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  1. #111
    Senior Member cafe's Avatar
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    Edit: Removing double post, might as well make it useful.

    As an example of not sexual harassment sexism, several years ago we were having cable internet installed in our home. The cable guy refused to accept my instructions until my husband came home and confirmed them. I suspect if it had my husband that was home and I was away he would not have insisted on getting confirmation from me before accepting his instructions.
    “There are two novels that can change a bookish fourteen-year old’s life: The Lord of the Rings and Atlas Shrugged. One is a childish fantasy that often engenders a lifelong obsession with its unbelievable heroes, leading to an emotionally stunted, socially crippled adulthood, unable to deal with the real world. The other, of course, involves orcs.”
    ~ John Rogers

  2. #112
    Senior Member Lateralus's Avatar
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    Quote Originally Posted by Stanton Moore View Post
    I have to say, as a man, I have never felt troubled by 'sexism' from women. It's remarkable that some men on here are so hurt by rejection that they think they have to defend the sexist and potentially violent behavior of other men. Why? There is nothing natural about shouting something salacious at women you don’t know. It’s typical male adolescent behavior that many (most) men simply don’t grow out of, and our society pays a price for it.
    I remember the things my wife would tell me about commuting in NYC when we lived there. Most of her experiences are exactly the same in kind as those mentioned here by others; they only differed in some of the details. I was upset that she had to experience that sort of thing, but of course, it never happened in front of me. That alone told me as much as I needed to know about the motivations of the troglodytes in question...
    Who is defending violent behavior?
    "We grow up thinking that beliefs are something to be proud of, but they're really nothing but opinions one refuses to reconsider. Beliefs are easy. The stronger your beliefs are, the less open you are to growth and wisdom, because "strength of belief" is only the intensity with which you resist questioning yourself. As soon as you are proud of a belief, as soon as you think it adds something to who you are, then you've made it a part of your ego."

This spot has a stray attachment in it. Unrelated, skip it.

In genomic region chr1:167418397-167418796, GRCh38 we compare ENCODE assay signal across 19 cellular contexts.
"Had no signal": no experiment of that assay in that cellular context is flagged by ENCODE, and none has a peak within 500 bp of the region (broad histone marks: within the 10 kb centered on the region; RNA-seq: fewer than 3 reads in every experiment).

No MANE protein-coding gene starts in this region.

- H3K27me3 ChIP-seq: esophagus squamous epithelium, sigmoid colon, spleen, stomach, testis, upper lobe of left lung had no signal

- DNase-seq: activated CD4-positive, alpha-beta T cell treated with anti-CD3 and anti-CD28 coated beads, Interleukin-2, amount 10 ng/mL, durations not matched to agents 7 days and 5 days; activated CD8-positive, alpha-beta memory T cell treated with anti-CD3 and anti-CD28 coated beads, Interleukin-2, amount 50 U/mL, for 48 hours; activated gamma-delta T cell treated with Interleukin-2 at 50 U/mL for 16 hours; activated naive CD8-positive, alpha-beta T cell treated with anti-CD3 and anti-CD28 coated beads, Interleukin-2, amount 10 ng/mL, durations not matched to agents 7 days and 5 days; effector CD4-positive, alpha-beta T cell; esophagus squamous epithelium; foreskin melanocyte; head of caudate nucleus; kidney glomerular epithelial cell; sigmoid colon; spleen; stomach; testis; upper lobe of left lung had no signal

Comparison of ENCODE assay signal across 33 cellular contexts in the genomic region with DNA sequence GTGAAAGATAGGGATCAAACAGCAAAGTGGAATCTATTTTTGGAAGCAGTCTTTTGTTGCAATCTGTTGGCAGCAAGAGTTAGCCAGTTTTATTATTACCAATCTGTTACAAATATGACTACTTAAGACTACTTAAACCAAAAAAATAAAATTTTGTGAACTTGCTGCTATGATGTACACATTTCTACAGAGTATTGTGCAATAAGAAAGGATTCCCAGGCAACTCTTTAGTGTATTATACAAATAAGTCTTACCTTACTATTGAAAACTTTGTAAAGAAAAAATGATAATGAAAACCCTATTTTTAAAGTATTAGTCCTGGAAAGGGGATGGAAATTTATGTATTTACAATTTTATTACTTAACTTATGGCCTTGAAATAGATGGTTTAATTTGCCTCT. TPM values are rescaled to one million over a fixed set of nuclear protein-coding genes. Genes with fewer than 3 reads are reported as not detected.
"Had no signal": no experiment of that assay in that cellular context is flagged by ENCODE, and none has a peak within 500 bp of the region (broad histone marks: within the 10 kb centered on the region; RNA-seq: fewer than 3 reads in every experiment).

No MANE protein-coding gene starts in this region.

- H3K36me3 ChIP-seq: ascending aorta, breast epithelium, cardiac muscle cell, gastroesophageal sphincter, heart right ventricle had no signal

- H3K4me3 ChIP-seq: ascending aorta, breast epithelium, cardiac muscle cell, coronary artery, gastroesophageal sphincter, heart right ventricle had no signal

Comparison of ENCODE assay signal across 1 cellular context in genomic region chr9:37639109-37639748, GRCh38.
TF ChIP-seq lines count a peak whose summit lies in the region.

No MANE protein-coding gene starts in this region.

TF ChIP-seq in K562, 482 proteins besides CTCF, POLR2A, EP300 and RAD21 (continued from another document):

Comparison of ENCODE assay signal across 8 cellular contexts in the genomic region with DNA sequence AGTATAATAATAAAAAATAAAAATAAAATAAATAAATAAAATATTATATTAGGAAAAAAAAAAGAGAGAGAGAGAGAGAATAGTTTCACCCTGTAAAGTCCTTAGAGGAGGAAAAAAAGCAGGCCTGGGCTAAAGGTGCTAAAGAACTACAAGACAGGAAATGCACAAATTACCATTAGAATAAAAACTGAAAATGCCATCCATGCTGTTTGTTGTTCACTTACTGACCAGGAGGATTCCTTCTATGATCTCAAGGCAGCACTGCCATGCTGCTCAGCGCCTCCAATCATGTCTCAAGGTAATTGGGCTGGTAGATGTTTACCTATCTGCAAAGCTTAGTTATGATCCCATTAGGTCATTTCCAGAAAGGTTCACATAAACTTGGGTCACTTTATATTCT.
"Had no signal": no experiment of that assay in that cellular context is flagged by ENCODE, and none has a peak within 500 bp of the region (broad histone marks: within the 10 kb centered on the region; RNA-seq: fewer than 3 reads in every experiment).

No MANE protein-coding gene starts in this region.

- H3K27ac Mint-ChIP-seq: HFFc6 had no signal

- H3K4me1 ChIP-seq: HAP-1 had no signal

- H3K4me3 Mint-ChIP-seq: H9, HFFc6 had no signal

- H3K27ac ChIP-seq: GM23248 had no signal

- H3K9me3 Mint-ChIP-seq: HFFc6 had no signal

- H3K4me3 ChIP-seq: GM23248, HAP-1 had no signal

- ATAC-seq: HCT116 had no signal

3. #113
    Senior Member Lateralus's Avatar
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    Quote Originally Posted by cafe View Post
    For anyone who lacks clarity on what is or isn't appropriate behavior, this blog post is fairly helpful, IMO.
    I think what this guy is addressing isn't sexism as much as poor socialization.
    "We grow up thinking that beliefs are something to be proud of, but they're really nothing but opinions one refuses to reconsider. Beliefs are easy. The stronger your beliefs are, the less open you are to growth and wisdom, because "strength of belief" is only the intensity with which you resist questioning yourself. As soon as you are proud of a belief, as soon as you think it adds something to who you are, then you've made it a part of your ego."

  4. #114
    Analytical Dreamer Coriolis's Avatar
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    Quote Originally Posted by Lateralus View Post
    I'm not sure how you define sexism. It sounds like you consider it to be sexist if a male acknowledges that a female is attractive. I've had "strange" girls tell me was I cute before. Should I have considered that to be sexist? I'm just trying to get a handle on your definition here.
    Sexism is treating someone a certain way because of their gender, without good reason (e.g. men don't need pap smears). Men's casual comments to women will frequently focus on the woman's appearance, while casual comments to other men do not.

    Quote Originally Posted by Lateralus View Post
    I don't want to derail this thread because the overall theme is important. The groping was terrible (assault, IMO) and the sexism you experienced in school was unacceptable, but telling someone they're "too pretty to frown"? That seems over-the-top to me, unless there's some context that I'm missing.
    Would that man have made the same comment to another man? Would a woman have made that comment to Nijntje?

    Quote Originally Posted by Lateralus View Post
    Well, let me explain my angle here. I see that interaction as the male "testing the waters" so to speak, to see if there could be any interest. Why is that important? Because our species evolved with males pursuing females. Males are the ones who typically have to "put themselves out there" to be either accepted or rejected.